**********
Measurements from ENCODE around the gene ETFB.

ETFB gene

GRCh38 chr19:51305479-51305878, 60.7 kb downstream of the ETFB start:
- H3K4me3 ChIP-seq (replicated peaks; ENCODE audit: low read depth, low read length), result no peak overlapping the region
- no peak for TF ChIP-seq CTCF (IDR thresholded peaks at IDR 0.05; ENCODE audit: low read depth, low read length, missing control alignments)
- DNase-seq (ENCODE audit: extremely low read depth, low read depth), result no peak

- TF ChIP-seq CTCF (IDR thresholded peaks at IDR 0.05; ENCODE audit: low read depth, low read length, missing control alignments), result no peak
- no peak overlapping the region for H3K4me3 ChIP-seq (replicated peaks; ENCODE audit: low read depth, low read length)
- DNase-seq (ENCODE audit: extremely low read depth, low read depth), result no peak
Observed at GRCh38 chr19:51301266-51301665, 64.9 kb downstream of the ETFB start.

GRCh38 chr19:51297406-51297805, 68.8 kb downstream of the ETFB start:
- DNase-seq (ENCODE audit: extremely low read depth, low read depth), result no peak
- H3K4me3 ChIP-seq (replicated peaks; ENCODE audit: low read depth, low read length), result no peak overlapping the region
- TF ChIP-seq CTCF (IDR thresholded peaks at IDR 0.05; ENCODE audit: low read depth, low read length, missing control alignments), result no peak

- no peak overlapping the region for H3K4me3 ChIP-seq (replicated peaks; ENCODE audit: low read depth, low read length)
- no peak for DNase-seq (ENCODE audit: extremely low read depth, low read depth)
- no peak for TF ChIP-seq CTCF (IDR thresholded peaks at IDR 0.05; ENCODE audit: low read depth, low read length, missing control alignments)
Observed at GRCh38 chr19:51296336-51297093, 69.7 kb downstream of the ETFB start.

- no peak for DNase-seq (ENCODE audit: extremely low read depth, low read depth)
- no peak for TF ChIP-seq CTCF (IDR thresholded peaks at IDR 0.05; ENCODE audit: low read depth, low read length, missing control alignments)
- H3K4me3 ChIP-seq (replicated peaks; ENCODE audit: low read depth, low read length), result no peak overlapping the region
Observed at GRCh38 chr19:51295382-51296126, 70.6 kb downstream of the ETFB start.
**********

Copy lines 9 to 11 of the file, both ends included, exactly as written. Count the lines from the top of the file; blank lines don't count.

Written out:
- DNase-seq (ENCODE audit: extremely low read depth, low read depth), result no peak
Observed at GRCh38 chr19:51301266-51301665, 64.9 kb downstream of the ETFB start.

GRCh38 chr19:51297406-51297805, 68.8 kb downstream of the ETFB start: